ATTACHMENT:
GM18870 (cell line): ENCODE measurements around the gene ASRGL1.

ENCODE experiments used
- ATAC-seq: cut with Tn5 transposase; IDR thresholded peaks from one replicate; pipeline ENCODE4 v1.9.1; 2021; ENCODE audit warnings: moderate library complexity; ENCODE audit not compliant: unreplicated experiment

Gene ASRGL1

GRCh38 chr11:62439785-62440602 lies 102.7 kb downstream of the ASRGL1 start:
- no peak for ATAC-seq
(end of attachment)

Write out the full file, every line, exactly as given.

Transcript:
GM18870 (cell line): ENCODE measurements around the gene ASRGL1.

ENCODE experiments used
- ATAC-seq: cut with Tn5 transposase; IDR thresholded peaks from one replicate; pipeline ENCODE4 v1.9.1; 2021; ENCODE audit warnings: moderate library complexity; ENCODE audit not compliant: unreplicated experiment

Gene ASRGL1

GRCh38 chr11:62439785-62440602 lies 102.7 kb downstream of the ASRGL1 start:
- no peak for ATAC-seq